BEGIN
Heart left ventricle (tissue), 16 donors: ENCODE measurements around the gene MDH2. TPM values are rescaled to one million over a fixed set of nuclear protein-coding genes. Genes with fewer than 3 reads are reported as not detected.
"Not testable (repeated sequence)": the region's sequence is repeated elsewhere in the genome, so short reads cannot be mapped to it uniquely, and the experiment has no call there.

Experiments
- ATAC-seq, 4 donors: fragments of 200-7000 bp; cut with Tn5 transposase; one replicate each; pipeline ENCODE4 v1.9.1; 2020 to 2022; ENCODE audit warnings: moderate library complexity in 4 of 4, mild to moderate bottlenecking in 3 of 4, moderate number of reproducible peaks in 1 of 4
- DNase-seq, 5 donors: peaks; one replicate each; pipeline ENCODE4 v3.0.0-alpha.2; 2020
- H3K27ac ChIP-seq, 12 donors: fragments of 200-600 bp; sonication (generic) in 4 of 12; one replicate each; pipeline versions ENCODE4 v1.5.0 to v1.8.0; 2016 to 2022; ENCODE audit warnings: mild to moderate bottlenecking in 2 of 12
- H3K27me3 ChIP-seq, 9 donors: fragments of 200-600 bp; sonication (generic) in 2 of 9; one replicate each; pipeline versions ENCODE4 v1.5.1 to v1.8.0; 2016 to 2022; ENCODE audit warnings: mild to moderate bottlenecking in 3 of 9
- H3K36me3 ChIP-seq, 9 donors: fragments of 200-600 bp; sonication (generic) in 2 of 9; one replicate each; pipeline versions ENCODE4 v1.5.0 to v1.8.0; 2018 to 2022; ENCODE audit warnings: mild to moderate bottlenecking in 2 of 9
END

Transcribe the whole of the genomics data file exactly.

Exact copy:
Heart left ventricle (tissue), 16 donors: ENCODE measurements around the gene MDH2. TPM values are rescaled to one million over a fixed set of nuclear protein-coding genes. Genes with fewer than 3 reads are reported as not detected.
"Not testable (repeated sequence)": the region's sequence is repeated elsewhere in the genome, so short reads cannot be mapped to it uniquely, and the experiment has no call there.

Experiments
- ATAC-seq, 4 donors: fragments of 200-7000 bp; cut with Tn5 transposase; one replicate each; pipeline ENCODE4 v1.9.1; 2020 to 2022; ENCODE audit warnings: moderate library complexity in 4 of 4, mild to moderate bottlenecking in 3 of 4, moderate number of reproducible peaks in 1 of 4
- DNase-seq, 5 donors: peaks; one replicate each; pipeline ENCODE4 v3.0.0-alpha.2; 2020
- H3K27ac ChIP-seq, 12 donors: fragments of 200-600 bp; sonication (generic) in 4 of 12; one replicate each; pipeline versions ENCODE4 v1.5.0 to v1.8.0; 2016 to 2022; ENCODE audit warnings: mild to moderate bottlenecking in 2 of 12
- H3K27me3 ChIP-seq, 9 donors: fragments of 200-600 bp; sonication (generic) in 2 of 9; one replicate each; pipeline versions ENCODE4 v1.5.1 to v1.8.0; 2016 to 2022; ENCODE audit warnings: mild to moderate bottlenecking in 3 of 9
- H3K36me3 ChIP-seq, 9 donors: fragments of 200-600 bp; sonication (generic) in 2 of 9; one replicate each; pipeline versions ENCODE4 v1.5.0 to v1.8.0; 2018 to 2022; ENCODE audit warnings: mild to moderate bottlenecking in 2 of 9